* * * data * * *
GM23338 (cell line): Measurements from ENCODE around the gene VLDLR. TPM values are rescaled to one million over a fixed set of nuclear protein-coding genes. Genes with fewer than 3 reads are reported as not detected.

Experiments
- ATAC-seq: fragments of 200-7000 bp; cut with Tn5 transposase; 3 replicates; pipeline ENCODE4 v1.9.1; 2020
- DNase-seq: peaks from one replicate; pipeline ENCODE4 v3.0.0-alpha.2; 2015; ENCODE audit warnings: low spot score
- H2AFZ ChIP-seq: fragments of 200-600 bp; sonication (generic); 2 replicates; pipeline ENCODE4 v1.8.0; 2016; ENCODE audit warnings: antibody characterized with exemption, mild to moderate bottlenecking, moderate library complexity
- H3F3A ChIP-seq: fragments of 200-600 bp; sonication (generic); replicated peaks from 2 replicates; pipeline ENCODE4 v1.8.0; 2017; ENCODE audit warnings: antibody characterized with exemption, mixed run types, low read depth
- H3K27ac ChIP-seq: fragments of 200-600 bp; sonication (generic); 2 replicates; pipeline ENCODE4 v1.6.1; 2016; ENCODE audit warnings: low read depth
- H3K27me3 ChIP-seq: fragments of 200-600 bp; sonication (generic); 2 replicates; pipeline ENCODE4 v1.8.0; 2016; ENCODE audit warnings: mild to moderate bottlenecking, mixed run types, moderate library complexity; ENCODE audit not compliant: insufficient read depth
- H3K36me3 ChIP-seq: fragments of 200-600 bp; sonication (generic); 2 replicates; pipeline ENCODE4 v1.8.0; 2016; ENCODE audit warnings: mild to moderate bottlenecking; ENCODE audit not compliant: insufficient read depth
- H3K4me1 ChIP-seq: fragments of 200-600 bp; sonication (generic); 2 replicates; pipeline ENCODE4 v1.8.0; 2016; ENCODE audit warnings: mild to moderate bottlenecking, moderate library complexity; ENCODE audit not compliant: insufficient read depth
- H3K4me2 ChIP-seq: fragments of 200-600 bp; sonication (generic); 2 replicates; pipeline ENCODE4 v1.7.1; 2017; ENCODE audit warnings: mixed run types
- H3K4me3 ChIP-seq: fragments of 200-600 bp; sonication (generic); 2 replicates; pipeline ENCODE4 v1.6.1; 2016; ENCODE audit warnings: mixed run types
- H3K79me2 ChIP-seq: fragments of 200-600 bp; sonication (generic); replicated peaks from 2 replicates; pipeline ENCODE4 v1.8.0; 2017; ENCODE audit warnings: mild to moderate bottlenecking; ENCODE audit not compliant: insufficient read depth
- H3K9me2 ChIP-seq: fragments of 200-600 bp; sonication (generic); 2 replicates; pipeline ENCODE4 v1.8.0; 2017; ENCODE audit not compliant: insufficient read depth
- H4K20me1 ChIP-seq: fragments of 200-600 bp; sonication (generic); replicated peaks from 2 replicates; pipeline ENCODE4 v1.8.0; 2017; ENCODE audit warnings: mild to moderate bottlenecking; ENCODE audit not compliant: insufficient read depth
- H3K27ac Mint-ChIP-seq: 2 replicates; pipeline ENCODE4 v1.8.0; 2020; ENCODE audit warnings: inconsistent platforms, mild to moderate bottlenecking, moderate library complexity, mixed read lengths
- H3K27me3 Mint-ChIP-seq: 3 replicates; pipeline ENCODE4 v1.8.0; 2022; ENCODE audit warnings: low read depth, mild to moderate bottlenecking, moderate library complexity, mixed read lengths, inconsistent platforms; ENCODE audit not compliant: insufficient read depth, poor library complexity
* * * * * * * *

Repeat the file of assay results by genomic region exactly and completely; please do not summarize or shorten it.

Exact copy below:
GM23338 (cell line): Measurements from ENCODE around the gene VLDLR. TPM values are rescaled to one million over a fixed set of nuclear protein-coding genes. Genes with fewer than 3 reads are reported as not detected.

Experiments
- ATAC-seq: fragments of 200-7000 bp; cut with Tn5 transposase; 3 replicates; pipeline ENCODE4 v1.9.1; 2020
- DNase-seq: peaks from one replicate; pipeline ENCODE4 v3.0.0-alpha.2; 2015; ENCODE audit warnings: low spot score
- H2AFZ ChIP-seq: fragments of 200-600 bp; sonication (generic); 2 replicates; pipeline ENCODE4 v1.8.0; 2016; ENCODE audit warnings: antibody characterized with exemption, mild to moderate bottlenecking, moderate library complexity
- H3F3A ChIP-seq: fragments of 200-600 bp; sonication (generic); replicated peaks from 2 replicates; pipeline ENCODE4 v1.8.0; 2017; ENCODE audit warnings: antibody characterized with exemption, mixed run types, low read depth
- H3K27ac ChIP-seq: fragments of 200-600 bp; sonication (generic); 2 replicates; pipeline ENCODE4 v1.6.1; 2016; ENCODE audit warnings: low read depth
- H3K27me3 ChIP-seq: fragments of 200-600 bp; sonication (generic); 2 replicates; pipeline ENCODE4 v1.8.0; 2016; ENCODE audit warnings: mild to moderate bottlenecking, mixed run types, moderate library complexity; ENCODE audit not compliant: insufficient read depth
- H3K36me3 ChIP-seq: fragments of 200-600 bp; sonication (generic); 2 replicates; pipeline ENCODE4 v1.8.0; 2016; ENCODE audit warnings: mild to moderate bottlenecking; ENCODE audit not compliant: insufficient read depth
- H3K4me1 ChIP-seq: fragments of 200-600 bp; sonication (generic); 2 replicates; pipeline ENCODE4 v1.8.0; 2016; ENCODE audit warnings: mild to moderate bottlenecking, moderate library complexity; ENCODE audit not compliant: insufficient read depth
- H3K4me2 ChIP-seq: fragments of 200-600 bp; sonication (generic); 2 replicates; pipeline ENCODE4 v1.7.1; 2017; ENCODE audit warnings: mixed run types
- H3K4me3 ChIP-seq: fragments of 200-600 bp; sonication (generic); 2 replicates; pipeline ENCODE4 v1.6.1; 2016; ENCODE audit warnings: mixed run types
- H3K79me2 ChIP-seq: fragments of 200-600 bp; sonication (generic); replicated peaks from 2 replicates; pipeline ENCODE4 v1.8.0; 2017; ENCODE audit warnings: mild to moderate bottlenecking; ENCODE audit not compliant: insufficient read depth
- H3K9me2 ChIP-seq: fragments of 200-600 bp; sonication (generic); 2 replicates; pipeline ENCODE4 v1.8.0; 2017; ENCODE audit not compliant: insufficient read depth
- H4K20me1 ChIP-seq: fragments of 200-600 bp; sonication (generic); replicated peaks from 2 replicates; pipeline ENCODE4 v1.8.0; 2017; ENCODE audit warnings: mild to moderate bottlenecking; ENCODE audit not compliant: insufficient read depth
- H3K27ac Mint-ChIP-seq: 2 replicates; pipeline ENCODE4 v1.8.0; 2020; ENCODE audit warnings: inconsistent platforms, mild to moderate bottlenecking, moderate library complexity, mixed read lengths
- H3K27me3 Mint-ChIP-seq: 3 replicates; pipeline ENCODE4 v1.8.0; 2022; ENCODE audit warnings: low read depth, mild to moderate bottlenecking, moderate library complexity, mixed read lengths, inconsistent platforms; ENCODE audit not compliant: insufficient read depth, poor library complexity